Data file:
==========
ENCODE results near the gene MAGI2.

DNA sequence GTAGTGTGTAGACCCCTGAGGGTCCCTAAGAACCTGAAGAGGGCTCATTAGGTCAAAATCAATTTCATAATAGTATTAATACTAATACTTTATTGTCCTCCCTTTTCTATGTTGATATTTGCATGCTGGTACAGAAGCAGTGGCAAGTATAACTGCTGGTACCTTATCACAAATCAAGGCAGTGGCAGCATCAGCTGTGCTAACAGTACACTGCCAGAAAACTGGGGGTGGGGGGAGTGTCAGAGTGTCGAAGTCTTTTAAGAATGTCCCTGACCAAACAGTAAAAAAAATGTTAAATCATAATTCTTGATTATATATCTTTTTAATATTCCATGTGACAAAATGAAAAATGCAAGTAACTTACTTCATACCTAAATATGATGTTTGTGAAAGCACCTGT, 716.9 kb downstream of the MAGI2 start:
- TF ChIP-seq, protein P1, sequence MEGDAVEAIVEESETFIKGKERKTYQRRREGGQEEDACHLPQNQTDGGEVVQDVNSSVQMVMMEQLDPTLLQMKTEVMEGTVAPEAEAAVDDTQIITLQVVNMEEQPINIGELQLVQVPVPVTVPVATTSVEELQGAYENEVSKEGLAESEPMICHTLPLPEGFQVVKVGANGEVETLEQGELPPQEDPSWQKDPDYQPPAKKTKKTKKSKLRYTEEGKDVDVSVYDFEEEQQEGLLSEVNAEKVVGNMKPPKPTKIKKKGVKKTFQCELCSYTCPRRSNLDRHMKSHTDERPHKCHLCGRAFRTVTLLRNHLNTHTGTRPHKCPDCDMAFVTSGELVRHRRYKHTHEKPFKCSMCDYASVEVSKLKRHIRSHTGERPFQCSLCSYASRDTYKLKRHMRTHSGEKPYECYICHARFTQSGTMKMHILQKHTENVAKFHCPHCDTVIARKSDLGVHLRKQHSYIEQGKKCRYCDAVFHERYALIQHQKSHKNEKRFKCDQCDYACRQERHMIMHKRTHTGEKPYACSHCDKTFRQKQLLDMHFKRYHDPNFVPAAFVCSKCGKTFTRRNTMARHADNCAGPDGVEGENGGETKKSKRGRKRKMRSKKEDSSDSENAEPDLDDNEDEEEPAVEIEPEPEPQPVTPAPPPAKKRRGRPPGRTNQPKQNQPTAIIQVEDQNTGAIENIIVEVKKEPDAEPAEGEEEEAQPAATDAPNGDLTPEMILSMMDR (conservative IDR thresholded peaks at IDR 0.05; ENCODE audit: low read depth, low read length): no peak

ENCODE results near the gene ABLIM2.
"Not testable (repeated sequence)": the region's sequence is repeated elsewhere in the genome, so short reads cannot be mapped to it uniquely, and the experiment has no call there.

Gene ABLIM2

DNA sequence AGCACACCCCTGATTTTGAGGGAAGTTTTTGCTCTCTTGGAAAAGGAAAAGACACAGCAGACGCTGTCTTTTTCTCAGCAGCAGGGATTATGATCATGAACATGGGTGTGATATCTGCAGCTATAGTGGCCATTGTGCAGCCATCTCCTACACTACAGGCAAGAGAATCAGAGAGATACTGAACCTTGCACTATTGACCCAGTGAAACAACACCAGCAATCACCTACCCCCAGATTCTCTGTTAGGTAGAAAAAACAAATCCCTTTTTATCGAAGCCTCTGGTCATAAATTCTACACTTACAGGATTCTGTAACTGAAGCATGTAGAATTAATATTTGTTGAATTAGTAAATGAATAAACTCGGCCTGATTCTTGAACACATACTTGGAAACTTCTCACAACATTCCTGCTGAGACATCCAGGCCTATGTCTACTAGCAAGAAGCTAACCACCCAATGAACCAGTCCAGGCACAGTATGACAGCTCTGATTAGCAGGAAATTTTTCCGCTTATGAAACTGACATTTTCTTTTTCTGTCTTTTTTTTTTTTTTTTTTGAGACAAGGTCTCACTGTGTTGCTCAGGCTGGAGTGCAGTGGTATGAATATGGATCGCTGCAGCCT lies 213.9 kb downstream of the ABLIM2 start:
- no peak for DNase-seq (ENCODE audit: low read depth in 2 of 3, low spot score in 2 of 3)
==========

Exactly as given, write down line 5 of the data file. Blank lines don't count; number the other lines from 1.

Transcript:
"Not testable (repeated sequence)": the region's sequence is repeated elsewhere in the genome, so short reads cannot be mapped to it uniquely, and the experiment has no call there.